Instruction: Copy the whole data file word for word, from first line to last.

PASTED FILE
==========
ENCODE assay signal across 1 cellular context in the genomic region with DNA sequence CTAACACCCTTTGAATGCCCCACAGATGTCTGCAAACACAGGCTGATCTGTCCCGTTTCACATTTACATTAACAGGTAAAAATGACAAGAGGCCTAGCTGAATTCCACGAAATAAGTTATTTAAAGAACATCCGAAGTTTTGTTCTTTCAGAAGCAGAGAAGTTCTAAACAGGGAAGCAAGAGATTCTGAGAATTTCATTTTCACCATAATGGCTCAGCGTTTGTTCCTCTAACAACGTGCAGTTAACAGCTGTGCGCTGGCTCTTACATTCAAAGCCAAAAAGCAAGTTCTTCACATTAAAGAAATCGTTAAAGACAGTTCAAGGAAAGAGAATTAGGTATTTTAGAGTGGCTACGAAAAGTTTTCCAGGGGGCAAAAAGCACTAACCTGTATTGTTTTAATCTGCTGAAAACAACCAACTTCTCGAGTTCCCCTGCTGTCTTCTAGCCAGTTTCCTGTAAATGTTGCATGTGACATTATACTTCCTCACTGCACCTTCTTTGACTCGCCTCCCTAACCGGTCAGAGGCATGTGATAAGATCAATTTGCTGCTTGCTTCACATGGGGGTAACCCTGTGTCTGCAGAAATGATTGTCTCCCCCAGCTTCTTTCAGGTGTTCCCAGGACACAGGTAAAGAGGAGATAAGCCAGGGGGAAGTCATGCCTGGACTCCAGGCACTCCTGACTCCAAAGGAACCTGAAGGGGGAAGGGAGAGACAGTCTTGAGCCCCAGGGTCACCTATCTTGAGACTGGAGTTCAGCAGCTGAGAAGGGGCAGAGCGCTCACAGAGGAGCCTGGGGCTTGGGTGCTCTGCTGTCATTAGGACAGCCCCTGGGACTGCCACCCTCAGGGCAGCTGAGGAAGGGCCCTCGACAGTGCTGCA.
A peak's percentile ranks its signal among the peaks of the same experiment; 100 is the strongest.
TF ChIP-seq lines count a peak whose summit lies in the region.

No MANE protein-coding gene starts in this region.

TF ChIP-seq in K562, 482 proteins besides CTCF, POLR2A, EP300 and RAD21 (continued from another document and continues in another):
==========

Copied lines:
ENCODE assay signal across 1 cellular context in the genomic region with DNA sequence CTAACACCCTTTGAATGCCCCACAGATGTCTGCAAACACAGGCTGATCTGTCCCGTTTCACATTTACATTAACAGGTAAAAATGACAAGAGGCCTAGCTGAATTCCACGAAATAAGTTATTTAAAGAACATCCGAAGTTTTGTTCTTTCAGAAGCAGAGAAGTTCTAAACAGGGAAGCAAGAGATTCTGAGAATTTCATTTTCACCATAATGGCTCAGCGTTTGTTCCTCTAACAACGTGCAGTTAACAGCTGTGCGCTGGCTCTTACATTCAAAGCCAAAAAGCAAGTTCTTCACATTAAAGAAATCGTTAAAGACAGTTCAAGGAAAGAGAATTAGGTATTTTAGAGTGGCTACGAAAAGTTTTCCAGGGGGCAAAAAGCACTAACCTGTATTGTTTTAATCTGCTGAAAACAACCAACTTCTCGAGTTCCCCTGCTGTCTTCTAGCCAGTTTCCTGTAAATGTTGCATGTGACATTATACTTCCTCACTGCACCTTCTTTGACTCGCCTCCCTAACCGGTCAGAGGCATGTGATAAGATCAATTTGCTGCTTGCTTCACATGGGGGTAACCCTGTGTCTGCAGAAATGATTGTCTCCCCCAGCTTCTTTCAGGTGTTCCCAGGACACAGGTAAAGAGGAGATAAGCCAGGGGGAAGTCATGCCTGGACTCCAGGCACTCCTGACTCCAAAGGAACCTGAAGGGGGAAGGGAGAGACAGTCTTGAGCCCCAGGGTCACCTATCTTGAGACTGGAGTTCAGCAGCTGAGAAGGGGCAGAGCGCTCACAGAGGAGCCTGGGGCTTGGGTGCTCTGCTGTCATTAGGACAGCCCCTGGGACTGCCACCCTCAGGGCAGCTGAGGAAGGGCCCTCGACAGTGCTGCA.
A peak's percentile ranks its signal among the peaks of the same experiment; 100 is the strongest.
TF ChIP-seq lines count a peak whose summit lies in the region.

No MANE protein-coding gene starts in this region.

TF ChIP-seq in K562, 482 proteins besides CTCF, POLR2A, EP300 and RAD21 (continued from another document and continues in another):